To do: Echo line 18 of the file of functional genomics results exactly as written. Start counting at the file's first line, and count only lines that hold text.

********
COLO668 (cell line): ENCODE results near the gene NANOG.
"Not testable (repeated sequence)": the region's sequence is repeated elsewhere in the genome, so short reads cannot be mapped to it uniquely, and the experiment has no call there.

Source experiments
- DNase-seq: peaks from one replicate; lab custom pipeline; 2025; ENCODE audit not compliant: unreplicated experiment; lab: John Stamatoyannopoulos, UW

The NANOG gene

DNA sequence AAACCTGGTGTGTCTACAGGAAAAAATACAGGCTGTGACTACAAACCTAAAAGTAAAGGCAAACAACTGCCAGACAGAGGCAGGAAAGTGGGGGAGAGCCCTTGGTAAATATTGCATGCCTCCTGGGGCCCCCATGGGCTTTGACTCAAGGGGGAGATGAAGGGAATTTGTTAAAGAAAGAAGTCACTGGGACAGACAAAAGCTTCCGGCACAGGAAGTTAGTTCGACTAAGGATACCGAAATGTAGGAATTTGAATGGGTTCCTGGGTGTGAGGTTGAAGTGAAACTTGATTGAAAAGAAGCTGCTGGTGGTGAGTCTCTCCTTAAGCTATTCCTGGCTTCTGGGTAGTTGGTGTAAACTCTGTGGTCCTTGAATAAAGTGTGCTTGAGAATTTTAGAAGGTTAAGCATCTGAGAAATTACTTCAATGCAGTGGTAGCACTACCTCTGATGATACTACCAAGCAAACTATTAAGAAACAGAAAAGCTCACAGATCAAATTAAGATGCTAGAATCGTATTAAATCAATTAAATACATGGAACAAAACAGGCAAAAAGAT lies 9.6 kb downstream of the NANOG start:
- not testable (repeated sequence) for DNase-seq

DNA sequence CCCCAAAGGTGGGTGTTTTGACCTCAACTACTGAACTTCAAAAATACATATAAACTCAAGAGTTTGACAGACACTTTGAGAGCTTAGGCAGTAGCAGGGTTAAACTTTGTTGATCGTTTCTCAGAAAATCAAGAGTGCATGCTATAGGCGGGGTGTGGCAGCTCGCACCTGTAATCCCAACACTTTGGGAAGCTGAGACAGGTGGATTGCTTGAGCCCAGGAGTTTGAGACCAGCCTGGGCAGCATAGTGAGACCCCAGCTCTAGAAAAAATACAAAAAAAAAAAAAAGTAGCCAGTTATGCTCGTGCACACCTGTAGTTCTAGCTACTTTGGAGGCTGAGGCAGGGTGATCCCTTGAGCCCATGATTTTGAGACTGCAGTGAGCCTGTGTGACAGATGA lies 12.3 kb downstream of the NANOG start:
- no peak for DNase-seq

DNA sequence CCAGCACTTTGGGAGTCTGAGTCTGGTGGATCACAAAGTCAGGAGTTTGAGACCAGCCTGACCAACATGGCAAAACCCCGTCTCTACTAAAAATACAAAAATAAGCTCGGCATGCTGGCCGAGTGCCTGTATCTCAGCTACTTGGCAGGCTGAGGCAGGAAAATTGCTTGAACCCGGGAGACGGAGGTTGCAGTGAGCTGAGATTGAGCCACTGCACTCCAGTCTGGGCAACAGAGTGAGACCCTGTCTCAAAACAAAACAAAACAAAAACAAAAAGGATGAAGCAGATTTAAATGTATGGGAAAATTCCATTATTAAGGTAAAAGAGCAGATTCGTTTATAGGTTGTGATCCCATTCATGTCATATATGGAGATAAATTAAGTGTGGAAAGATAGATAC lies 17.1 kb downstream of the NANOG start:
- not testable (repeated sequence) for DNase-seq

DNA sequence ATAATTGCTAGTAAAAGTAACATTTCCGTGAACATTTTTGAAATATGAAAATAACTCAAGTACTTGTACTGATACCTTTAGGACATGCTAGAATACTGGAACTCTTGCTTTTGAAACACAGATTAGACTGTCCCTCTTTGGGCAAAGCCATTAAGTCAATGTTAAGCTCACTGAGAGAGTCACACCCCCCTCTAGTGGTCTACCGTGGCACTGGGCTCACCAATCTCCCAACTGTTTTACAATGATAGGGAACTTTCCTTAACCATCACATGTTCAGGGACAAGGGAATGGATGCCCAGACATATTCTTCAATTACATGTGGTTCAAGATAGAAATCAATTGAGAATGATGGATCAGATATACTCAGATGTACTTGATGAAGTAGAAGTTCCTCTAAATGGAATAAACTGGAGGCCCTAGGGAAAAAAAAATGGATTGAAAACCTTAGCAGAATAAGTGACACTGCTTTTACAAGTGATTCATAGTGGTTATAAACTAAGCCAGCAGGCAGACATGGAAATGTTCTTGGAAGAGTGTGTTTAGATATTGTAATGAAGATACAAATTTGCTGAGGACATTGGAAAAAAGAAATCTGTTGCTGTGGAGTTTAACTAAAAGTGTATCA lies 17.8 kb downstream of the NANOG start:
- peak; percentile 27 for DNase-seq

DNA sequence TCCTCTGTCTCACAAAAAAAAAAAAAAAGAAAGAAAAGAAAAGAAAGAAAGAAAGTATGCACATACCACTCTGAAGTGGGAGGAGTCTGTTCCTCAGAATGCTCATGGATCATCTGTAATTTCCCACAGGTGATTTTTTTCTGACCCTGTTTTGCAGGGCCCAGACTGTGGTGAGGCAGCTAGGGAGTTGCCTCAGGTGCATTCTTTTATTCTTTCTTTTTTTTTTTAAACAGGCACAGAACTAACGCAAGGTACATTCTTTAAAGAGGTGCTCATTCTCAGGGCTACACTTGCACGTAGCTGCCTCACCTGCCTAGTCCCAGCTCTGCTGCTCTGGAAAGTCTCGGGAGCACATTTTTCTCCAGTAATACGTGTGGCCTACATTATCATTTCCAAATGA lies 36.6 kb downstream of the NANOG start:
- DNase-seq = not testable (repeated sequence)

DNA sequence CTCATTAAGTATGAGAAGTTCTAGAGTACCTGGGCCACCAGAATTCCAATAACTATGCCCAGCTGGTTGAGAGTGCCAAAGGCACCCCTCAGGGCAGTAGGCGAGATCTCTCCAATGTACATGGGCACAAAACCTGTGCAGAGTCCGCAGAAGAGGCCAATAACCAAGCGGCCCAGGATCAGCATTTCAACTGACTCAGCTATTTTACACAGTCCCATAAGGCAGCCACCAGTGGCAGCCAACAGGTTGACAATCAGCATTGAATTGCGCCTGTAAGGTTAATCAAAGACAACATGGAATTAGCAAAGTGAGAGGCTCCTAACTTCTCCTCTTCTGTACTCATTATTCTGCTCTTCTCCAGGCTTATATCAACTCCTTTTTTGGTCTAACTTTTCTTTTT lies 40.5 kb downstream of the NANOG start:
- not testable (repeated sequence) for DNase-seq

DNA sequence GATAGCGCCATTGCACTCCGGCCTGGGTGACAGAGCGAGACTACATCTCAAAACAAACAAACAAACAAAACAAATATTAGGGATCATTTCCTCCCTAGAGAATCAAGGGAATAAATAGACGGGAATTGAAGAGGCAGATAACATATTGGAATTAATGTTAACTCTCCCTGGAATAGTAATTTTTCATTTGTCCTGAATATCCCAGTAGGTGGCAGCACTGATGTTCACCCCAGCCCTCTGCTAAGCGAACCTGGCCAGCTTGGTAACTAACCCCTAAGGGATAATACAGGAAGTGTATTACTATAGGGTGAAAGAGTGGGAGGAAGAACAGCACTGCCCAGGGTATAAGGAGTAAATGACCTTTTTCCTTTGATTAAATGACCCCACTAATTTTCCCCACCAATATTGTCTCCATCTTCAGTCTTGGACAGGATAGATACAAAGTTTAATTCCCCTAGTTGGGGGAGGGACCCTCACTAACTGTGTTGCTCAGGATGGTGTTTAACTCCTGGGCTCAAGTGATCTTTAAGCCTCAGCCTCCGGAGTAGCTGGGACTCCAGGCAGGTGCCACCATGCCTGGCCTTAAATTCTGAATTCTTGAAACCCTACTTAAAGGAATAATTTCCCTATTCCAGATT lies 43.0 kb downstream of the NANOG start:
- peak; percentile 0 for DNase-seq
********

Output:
DNA sequence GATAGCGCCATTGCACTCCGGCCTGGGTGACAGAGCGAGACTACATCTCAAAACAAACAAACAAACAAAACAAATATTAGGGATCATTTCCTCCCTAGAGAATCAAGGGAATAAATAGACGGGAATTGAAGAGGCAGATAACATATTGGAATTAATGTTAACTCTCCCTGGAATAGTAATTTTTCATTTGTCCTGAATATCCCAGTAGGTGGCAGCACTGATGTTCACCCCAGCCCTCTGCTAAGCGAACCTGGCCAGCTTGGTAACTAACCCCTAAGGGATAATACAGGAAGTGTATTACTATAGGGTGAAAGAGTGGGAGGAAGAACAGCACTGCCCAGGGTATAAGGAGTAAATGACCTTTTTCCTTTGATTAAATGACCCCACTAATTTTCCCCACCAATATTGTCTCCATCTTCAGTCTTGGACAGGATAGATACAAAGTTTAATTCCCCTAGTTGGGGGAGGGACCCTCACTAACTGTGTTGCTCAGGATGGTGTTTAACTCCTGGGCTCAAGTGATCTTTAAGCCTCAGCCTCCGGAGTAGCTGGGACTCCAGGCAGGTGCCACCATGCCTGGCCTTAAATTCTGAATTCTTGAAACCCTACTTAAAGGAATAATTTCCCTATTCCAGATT lies 43.0 kb downstream of the NANOG start: